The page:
The world’s fifth-largest cryptocurrency derivatives exchange Bybit is implementing KYC rules to improve security and the exchange also believes the addition will lead to a significant increase in trading volumes.
Bybit, the world’s fifth-largest bitcoin derivatives exchange by trading volume, is considering implementing Know Your Customer regulations.
The Singapore-based firm made repeated announcements about implementing substantial KYC regulations on its platform to “enhance security compliance for all traders.”
According to a spokesman for Bybit, KYC procedures will be implemented on July 12 to better secure user accounts and cash.
Individuals will have two tiers of KYC verification, with Bitcoin withdrawals capped at 50 and 100 Bitcoin (BTC).
Users will be needed to submit an identity document and facial recognition for KYC 1 level verification, while KYC 2 level verification will demand additional proof of address, according to a Bybit representative.
Businesses have one stage of KYC verification with a limit of 100 BTC.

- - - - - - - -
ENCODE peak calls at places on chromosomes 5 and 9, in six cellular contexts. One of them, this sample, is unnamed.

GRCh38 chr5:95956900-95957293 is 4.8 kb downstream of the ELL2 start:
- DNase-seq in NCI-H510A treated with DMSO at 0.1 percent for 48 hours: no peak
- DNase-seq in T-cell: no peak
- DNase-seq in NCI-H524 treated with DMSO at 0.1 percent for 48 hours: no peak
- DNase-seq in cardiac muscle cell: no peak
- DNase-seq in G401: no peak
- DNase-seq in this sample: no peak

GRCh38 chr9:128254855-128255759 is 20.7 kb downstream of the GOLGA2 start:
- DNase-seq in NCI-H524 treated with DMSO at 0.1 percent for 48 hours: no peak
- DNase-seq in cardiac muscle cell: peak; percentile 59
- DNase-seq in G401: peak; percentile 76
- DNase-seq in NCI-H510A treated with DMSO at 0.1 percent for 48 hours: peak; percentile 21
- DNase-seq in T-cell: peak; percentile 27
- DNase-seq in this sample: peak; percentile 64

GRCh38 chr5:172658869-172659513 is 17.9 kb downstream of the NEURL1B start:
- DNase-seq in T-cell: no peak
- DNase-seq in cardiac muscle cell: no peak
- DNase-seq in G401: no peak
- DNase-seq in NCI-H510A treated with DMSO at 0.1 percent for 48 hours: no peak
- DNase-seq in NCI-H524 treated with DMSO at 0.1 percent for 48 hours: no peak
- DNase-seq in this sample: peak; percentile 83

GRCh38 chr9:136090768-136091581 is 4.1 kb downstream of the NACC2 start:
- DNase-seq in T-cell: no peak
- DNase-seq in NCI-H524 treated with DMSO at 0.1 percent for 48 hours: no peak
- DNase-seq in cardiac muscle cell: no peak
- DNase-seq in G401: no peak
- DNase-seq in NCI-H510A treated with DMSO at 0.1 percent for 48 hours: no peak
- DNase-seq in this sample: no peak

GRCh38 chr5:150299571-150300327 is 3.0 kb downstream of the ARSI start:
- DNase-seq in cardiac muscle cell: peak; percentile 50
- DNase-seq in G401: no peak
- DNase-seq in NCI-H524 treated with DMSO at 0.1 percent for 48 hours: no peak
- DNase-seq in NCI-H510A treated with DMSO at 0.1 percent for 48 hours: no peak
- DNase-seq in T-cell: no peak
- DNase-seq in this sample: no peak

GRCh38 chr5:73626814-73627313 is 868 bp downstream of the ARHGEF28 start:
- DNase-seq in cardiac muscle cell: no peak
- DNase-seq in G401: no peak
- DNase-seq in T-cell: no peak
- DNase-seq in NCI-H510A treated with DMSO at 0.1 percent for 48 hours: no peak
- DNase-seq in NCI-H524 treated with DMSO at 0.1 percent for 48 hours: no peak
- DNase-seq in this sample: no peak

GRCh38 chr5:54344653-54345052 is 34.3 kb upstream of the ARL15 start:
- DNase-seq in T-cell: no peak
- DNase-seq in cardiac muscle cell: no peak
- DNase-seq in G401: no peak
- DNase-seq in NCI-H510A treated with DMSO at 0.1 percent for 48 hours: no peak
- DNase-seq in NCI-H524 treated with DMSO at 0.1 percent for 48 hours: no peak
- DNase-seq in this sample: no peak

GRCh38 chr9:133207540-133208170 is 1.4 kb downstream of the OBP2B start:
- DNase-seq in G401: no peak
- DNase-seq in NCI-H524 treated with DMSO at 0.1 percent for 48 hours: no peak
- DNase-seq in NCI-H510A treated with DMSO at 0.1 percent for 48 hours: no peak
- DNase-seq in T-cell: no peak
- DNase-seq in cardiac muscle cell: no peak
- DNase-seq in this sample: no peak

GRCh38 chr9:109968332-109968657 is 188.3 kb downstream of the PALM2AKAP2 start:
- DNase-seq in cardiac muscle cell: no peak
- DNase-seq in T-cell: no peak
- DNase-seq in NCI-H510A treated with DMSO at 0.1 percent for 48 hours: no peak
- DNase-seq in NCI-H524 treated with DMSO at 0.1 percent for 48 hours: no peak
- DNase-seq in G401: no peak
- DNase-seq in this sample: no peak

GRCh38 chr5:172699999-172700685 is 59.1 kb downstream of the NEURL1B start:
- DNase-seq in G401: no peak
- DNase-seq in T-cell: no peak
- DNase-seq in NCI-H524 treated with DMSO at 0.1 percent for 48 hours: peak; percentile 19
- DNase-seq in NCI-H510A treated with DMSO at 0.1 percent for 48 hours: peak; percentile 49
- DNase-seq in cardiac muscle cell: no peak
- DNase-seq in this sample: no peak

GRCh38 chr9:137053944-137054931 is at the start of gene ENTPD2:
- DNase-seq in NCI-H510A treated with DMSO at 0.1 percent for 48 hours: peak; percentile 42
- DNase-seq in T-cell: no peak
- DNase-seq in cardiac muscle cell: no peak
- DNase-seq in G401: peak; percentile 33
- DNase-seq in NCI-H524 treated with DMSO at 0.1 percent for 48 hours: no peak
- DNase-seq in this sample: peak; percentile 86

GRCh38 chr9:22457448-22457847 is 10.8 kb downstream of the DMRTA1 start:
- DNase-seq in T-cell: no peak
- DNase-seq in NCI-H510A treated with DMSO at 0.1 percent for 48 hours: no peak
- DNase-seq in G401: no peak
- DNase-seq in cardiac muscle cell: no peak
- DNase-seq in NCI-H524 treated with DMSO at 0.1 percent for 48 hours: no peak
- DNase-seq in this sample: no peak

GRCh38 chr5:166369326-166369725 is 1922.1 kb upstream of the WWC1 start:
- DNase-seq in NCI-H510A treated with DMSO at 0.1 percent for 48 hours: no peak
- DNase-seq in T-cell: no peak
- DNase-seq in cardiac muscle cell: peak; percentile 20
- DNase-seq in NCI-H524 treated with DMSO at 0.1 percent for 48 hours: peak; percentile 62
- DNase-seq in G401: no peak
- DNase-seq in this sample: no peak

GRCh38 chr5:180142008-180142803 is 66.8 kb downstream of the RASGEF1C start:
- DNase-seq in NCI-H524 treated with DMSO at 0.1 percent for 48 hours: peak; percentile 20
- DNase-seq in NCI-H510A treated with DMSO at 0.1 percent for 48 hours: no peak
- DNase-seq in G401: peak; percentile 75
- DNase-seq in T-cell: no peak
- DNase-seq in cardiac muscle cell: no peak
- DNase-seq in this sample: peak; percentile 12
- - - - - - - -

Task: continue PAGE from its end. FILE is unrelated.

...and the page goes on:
Bybit’s representative stated that KYC is being implemented in advance of the launch of its spot exchange and hot wallet in order to provide customers with the “most secure experience,” adding:
“With these exciting new additions, we expect to see a significant increase in trading volumes. As we expand our offerings beyond derivatives, we are delighted to be able to bring to spot trading the same level of quality service that users have come to associate with Bybit.”
Following that, some crypto enthusiasts speculated that Bybit’s new KYC procedures will have a detrimental influence on the exchange’s trading volumes. “Bybit volume will be depleted.
Why would you KYC in such a place? On Twitter, Tradeboi Carti commented, “It’s actually not enough of a good exchange to even want to do that.”
International banking regulators have increasingly increased their attention to Bybit. The Ontario Securities Commission said in mid-June that it would hold a hearing against Bybit over suspected securities law violations by the crypto exchange.
The Japan Financial Services Agency had previously issued a warning that Bybit was not registered to provide crypto services in the nation.
Following the Financial Conduct Authority‘s blanket prohibition on retail crypto derivatives trading in March, Bybit ceased services for customers in the United Kingdom.